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Spokane, Washington  Est. May 19, 1883
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Euclid Bridge to remain out until at least next year, leaving residents to endure long detour

UPDATED: Fri., Feb. 7, 2020

Erika Inman is one of several neighbors living near the Euclid railroad bridge whose commute to work has been increased by 20 to 30 minutes for the last eight months, after the wooden bridge that normally connects her neighborhood to eastern Spokane County closed due to safety issues.

And they will be waiting until next year – or longer – before the bridge passing over a train track is replaced and they can skip the detour.

The bridge, owned by Burlington Northern Santa Fe Railroad, was built at the turn of the century, when the railroad came into the community and needed to cross Euclid Road.

The most recent version, which was built in 1980 after the previous bridge burned down, has cracked and rotted underneath, and at least one of the hollow cavities in the supporting beams has become a bird’s nest.

Inman said she’s spent around $1,000 on her vehicle and that she and her husband Aaron are considering filing a claim against BNSF or the county for damages from the bumpier than usual commute to work.

The couple is one of several dozen neighbors living in the Euclid and Trails Road area north of Airway Heights that is growing increasingly frustrated by their paved road being replaced by a long gravel detour.

The Inmans say the detour has wreaked havoc on their vehicles, caused issues with their mail carriers, dramatically increased the amount of time it takes the bus to get neighborhood children to school and made it more difficult for emergency vehicles to reach their neighborhood.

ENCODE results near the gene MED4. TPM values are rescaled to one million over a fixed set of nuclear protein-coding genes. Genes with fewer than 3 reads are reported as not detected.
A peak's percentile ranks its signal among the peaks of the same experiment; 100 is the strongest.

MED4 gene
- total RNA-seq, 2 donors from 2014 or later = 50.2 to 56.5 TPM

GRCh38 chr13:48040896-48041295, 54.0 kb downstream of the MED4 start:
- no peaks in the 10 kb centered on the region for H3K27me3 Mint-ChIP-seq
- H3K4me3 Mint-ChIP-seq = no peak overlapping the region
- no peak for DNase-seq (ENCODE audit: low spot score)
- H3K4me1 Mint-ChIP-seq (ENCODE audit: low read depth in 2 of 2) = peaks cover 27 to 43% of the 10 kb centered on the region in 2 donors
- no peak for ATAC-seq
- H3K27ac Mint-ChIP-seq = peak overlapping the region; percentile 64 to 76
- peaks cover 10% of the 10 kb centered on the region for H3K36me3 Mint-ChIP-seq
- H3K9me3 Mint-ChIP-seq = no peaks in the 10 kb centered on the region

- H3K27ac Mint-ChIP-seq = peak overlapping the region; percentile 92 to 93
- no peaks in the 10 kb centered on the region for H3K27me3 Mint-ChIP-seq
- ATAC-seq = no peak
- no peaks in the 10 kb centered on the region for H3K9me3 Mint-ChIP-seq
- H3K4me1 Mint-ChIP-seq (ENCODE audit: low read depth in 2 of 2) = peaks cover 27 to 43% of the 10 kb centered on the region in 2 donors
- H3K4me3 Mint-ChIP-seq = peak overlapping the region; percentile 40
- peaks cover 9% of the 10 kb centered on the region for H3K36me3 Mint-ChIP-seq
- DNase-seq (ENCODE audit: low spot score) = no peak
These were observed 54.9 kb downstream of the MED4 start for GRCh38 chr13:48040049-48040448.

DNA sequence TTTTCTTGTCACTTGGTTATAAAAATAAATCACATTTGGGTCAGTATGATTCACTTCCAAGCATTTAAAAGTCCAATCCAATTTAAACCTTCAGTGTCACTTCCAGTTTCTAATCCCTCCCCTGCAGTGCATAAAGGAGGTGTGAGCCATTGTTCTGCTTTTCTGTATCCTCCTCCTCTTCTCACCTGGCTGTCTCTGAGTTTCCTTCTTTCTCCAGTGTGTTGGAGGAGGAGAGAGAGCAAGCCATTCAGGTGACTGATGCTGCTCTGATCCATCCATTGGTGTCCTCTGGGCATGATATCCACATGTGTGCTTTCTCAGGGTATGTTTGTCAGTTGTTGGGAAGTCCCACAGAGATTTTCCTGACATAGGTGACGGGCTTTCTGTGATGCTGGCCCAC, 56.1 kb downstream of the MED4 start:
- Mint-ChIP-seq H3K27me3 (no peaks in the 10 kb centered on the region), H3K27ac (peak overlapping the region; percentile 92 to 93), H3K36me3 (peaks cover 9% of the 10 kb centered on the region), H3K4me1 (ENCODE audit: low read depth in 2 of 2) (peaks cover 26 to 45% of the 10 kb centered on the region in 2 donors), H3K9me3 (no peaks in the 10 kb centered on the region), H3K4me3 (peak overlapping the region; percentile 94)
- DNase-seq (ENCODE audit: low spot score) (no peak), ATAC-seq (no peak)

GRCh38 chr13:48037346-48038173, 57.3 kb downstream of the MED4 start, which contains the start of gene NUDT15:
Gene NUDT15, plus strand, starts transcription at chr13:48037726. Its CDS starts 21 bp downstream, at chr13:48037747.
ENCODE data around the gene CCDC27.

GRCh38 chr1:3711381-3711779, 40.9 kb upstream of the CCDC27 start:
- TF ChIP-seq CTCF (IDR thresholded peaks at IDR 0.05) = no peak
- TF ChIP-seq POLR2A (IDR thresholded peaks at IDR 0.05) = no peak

Courtney Wallace, a spokeswoman for BNSF, has been working to find a consultant and put together a geotechnical study to look at the bridge and the land around it. She said the railroad has been doing its due diligence on the project and that most of 2020 would be spent on design.

“We understand the inconvenience, but we want to get the right people in place (and the) right consultant,” she said. “Unfortunately, building a bridge doesn’t happen overnight.”

Wallace said the bridge likely won’t be completed this year, but may be built in 2021.

County officials rerouting vehicles through the detour route has significantly increased the amount of traffic through some of those unincorporated neighborhoods and are hoping to work with BNSF to get the bridge replaced as sooner if possible.

Chad Coles, county engineer, said Spokane County will have spent about $200,000 by the end of spring on grading and treating the detour route and does not plan to pave those roads because the Euclid bridge will eventually be replaced.

County Commissioner Al French is hoping to speed that process up and “all options are on the table,” including litigation. He said he hopes to continue to work with BNSF as partners, and litigation is not his preferred option. He said he is also talking to Eastern Washington’s congressional delegation about potential federal funding to replace the bridge because it is a route that was used by Air Force Survival School vehicles before the bridge was declared unsafe.

“This is this is an urgent matter for us,” French said, “and we want to make sure that all the parties involved in this understand the urgency around it.”

Wallace said the railroad is working on communicating with the county and has a meeting with county officials on Feb. 19.

“We want to be good neighbors,” she said. “It does take a while to get people on board, getting the right consultants in place and go through the process. We want to do this as efficiently as possible.”

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